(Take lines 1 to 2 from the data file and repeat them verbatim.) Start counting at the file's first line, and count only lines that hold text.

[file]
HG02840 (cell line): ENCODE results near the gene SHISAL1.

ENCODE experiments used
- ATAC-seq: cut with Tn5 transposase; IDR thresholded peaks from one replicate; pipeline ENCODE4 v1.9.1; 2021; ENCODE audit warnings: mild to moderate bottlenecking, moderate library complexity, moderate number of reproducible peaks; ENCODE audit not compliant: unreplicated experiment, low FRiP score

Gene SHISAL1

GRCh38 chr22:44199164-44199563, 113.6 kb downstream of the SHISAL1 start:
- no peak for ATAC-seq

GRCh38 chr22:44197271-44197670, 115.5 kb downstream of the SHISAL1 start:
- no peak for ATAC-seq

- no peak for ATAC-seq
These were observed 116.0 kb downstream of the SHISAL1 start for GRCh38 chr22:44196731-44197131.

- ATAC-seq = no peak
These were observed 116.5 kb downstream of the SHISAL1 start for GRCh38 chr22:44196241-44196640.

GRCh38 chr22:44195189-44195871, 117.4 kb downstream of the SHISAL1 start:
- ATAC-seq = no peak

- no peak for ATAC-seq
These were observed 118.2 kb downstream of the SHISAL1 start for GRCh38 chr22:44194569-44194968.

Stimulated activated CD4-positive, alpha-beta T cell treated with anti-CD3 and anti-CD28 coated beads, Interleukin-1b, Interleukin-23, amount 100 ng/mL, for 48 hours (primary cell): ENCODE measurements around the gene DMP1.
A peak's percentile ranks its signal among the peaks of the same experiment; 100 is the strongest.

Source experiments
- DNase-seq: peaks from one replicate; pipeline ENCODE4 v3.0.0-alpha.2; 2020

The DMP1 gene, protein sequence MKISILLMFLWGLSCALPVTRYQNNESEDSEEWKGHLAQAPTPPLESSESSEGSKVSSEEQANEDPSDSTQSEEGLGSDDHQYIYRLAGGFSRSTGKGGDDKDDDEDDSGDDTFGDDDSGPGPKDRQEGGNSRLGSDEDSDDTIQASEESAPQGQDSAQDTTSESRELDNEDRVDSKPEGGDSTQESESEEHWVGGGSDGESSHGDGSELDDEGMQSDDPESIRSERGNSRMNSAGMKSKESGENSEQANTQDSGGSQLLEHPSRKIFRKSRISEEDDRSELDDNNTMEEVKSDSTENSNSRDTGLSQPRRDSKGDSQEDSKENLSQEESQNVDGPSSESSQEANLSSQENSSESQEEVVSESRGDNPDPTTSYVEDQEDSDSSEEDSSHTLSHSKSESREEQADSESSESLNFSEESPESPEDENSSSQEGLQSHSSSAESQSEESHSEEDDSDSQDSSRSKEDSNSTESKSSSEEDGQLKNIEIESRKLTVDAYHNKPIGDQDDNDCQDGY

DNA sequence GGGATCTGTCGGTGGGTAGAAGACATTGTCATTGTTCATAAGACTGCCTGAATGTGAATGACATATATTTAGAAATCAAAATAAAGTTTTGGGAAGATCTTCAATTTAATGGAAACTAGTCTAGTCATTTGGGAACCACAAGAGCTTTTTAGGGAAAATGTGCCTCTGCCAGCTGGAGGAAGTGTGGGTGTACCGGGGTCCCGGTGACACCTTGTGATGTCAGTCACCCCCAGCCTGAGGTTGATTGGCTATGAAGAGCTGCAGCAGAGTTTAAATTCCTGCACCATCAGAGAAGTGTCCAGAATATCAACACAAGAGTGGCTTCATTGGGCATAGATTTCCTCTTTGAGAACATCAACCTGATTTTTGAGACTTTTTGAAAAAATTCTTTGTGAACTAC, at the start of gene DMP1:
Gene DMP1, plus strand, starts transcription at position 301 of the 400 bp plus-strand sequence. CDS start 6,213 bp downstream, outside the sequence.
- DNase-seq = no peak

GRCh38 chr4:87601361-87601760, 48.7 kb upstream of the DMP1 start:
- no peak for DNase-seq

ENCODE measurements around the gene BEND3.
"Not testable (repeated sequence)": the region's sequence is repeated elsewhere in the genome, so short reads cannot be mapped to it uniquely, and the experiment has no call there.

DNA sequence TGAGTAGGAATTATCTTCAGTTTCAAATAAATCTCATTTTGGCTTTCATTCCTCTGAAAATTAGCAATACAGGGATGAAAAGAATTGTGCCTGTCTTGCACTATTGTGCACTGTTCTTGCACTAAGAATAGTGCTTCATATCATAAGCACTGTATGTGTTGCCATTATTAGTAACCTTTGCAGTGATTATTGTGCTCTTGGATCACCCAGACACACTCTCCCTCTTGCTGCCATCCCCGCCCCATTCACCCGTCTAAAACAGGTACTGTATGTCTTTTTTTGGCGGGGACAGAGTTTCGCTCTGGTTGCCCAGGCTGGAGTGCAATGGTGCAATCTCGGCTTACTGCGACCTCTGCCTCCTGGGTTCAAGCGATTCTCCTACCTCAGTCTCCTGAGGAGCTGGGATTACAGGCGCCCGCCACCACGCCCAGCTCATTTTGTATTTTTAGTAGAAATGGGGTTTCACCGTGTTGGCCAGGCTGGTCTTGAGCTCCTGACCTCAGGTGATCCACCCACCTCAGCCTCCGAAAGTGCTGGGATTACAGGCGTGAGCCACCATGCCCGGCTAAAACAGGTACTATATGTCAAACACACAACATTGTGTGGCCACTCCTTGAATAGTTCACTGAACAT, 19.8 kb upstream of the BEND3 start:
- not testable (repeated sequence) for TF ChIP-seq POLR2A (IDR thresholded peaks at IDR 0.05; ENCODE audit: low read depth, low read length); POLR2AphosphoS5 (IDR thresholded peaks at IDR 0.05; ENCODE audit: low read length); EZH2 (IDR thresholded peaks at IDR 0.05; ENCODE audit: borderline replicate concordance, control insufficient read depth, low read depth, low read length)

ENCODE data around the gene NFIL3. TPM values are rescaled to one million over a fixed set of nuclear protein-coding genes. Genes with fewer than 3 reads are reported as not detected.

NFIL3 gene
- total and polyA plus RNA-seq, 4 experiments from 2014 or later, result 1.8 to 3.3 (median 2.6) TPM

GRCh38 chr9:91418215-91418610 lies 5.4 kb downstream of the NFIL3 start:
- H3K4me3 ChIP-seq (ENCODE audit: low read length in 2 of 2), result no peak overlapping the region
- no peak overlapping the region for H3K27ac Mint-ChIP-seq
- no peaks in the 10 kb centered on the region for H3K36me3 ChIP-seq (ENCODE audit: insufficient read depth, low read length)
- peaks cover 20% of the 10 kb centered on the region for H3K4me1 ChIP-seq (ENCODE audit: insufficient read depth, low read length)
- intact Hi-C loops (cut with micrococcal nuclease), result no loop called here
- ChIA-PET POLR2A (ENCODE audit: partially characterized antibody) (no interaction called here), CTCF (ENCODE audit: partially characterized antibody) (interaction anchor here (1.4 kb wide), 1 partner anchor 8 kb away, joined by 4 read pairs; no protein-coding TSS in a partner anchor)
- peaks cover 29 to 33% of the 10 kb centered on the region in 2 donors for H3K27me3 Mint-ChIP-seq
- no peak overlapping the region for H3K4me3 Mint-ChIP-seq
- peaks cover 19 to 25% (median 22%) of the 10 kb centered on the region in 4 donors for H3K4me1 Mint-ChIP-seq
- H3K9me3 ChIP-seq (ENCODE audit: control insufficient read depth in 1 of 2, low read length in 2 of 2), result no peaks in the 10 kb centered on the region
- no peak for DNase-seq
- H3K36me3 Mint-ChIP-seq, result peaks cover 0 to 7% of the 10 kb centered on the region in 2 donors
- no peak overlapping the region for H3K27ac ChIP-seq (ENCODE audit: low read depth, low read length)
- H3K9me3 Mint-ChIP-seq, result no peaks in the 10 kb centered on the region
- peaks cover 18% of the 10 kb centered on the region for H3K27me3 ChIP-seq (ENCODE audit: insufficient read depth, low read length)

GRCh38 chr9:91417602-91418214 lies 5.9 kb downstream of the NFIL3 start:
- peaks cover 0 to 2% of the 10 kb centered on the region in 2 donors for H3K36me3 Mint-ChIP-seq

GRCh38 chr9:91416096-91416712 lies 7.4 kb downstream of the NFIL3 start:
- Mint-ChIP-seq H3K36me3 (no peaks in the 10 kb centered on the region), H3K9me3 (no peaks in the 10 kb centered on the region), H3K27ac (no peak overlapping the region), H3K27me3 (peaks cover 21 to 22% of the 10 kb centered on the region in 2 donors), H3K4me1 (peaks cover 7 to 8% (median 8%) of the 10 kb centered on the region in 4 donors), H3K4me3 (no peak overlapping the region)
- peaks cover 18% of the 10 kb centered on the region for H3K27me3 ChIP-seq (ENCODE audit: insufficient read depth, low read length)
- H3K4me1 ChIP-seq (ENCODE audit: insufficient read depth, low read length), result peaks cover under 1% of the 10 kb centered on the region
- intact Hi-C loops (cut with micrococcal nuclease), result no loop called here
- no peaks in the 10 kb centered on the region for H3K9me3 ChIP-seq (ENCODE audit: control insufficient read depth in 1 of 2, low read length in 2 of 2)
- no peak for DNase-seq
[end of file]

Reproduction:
HG02840 (cell line): ENCODE results near the gene SHISAL1.

ENCODE experiments used